What is Black History Month?

Origins of Black History Month

Black History Month is the tribute of recognizing the past achievements and ongoing contributions African Americans have accomplished nationally and globally. Dr. Carter Godwin Woodson was the original founder of this cultural celebration. Born from parents who were ex-slaves and who could not read or write, he was determined to attend school and to earn a college degree. The turning point in his life was when none of the courses he took included the history of Black Americans. 

In his search for the true history of people of African descent, while attending Harvard University, he established the Association for the Study of Negro Life and History on February 19, 1926. He established "Negro History Week" as a way to share knowledge about Black people around the world. His work with white scholars helped to neutralize the racial stereotypes and the ignorance of the history of African Americans. Today, Negro History Week has expanded to the entire month of February. Similar Black Heritage celebrat ions have begun throughout the African Diaspora (Europe, the Caribbean and the Americas). This has created greater emphasis on the history and culture of the Black community.

The Legacy of Slavery

African Americans, as slaves and freedmen, fought back to end those unforgiving words that were oppressive during slavery and after the Emancipation Proclamation.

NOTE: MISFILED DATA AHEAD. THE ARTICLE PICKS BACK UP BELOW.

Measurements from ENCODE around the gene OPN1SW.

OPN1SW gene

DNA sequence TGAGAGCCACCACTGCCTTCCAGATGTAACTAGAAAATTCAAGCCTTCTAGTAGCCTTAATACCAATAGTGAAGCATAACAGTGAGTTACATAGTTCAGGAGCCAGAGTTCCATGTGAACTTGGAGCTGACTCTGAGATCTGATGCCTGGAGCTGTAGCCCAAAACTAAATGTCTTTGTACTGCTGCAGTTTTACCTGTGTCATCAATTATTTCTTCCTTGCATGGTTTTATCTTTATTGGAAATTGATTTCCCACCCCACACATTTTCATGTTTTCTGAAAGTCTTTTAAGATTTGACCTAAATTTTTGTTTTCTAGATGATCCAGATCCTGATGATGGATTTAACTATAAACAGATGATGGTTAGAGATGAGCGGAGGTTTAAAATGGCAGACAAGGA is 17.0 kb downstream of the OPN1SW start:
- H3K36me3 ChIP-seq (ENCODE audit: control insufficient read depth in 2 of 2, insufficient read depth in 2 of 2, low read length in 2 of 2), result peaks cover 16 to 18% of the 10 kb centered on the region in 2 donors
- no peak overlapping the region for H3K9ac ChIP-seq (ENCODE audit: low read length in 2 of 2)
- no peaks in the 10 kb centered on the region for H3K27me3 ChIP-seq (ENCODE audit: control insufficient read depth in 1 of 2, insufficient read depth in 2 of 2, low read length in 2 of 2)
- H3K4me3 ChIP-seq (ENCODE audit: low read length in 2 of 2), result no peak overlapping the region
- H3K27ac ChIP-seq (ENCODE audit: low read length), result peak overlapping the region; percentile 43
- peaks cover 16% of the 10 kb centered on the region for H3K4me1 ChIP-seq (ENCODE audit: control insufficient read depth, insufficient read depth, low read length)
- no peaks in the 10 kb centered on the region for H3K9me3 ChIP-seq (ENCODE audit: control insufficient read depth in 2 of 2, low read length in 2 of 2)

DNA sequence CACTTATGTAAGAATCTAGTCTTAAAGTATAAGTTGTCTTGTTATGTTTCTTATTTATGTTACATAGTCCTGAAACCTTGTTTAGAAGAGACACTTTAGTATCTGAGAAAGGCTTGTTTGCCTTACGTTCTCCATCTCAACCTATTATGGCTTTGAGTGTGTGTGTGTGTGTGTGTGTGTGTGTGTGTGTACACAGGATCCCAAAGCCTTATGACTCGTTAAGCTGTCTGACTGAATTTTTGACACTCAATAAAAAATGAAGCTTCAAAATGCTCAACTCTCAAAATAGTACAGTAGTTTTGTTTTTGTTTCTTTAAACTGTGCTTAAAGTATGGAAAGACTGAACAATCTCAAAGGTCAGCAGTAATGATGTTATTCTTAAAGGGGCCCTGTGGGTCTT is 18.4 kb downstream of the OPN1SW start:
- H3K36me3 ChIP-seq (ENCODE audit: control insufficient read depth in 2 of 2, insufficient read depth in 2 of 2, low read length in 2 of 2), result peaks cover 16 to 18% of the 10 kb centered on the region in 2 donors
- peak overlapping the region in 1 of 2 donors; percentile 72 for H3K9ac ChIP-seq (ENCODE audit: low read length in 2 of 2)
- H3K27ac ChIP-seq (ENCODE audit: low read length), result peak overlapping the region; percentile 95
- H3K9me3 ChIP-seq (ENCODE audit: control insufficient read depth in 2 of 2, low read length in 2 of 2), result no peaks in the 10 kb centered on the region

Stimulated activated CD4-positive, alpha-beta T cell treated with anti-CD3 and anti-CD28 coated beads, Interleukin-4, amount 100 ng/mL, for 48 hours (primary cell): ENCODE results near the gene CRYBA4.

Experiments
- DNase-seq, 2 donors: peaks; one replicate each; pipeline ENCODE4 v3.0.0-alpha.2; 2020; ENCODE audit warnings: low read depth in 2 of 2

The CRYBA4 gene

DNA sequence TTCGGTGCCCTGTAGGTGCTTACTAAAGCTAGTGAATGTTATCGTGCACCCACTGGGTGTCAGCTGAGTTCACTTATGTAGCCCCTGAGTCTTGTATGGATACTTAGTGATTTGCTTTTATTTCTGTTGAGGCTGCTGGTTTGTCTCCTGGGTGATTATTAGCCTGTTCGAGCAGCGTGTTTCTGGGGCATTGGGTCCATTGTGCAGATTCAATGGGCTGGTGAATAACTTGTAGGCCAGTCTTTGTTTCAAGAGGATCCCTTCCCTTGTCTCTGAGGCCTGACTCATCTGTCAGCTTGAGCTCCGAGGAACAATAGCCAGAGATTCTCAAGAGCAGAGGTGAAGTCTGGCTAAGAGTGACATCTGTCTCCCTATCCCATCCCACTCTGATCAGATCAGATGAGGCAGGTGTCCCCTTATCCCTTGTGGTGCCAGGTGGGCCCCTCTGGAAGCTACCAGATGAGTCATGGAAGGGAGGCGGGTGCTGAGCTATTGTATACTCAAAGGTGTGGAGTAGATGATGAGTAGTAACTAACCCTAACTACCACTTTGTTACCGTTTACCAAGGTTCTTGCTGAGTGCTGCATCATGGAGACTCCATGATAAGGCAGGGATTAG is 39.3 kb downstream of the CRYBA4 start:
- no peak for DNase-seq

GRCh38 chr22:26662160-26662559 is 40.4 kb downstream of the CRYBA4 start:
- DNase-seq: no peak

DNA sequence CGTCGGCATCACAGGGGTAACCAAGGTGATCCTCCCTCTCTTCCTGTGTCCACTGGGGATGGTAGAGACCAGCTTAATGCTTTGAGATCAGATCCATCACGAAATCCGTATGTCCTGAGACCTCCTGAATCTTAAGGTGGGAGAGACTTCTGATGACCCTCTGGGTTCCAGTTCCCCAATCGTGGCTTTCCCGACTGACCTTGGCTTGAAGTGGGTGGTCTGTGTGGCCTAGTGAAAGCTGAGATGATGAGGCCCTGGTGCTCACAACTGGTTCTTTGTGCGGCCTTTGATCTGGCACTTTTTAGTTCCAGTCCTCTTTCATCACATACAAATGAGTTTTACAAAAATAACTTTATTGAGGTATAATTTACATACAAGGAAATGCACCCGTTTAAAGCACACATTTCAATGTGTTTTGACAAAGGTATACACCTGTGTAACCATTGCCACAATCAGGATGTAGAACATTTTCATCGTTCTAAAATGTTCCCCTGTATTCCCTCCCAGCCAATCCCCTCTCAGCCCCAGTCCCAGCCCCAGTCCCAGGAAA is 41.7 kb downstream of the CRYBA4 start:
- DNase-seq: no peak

• They told the world that they wanted equality, citizenship and humanity. They did not want to continue to work as cattle for their slave masters.
  • They told the world they also felt pain and sorrow. They cried when their families were separated apart to be sold. They cried when slave masters used whipping and torture devices to deprive them their own humanity.
  • They told the world that they could also read, write and reason. They were not the senseless and incompetent coon/Sambo shown by popular media. African Americans became doctors, lawyers, educators, social workers and more. Slave masters feared intelligent slaves who were not content with their lots.
  • They told the world that they do not have to obey or depend on a master. Slaves and freedmen established many forms of resistance that involved making quilts, administering poison, running away, starting slave rebellions, writing slave narratives and delivering anti-slavery speeches.

The Future of Black History Month

Morgan Freeman recently stated in the media that having a month dedicated to African American History is 'ridiculous.' He stated, 'I don't want a black history month. Black history is American history.' (Source: Freeman Criticizes Black History Month) African American history should be inclusive across the curriculum in all subject areas. In 2002, New Jersey became the first state to incorporate African-American history into the K-12 public school curriculum (Read the successful passage of the Amistad Act in New Jersey here). Educators should expand their curriculum to include famous individuals and events that make up the total African American experience. In sum, "Black history is American history." 

Black History Month came into existence because Dr. Carter G. Woodson saw this celebration as a vision of cultural empowerment and expression. The education of the people on the many struggles and movements of African Americans has to be inclusive in American history. Today, the emergence of African American Studies in colleges and universities across the nation recognize the progress and legitimacy of studying the African American experience despite widespread skepticism against this field of study. College students of all racial and ethnic backgrounds can take courses in African American Studies to enhance their understanding of African American history and culture. The history of African Americans will continue to motivate students to greater opportunities.

[Revised April 25, 2009]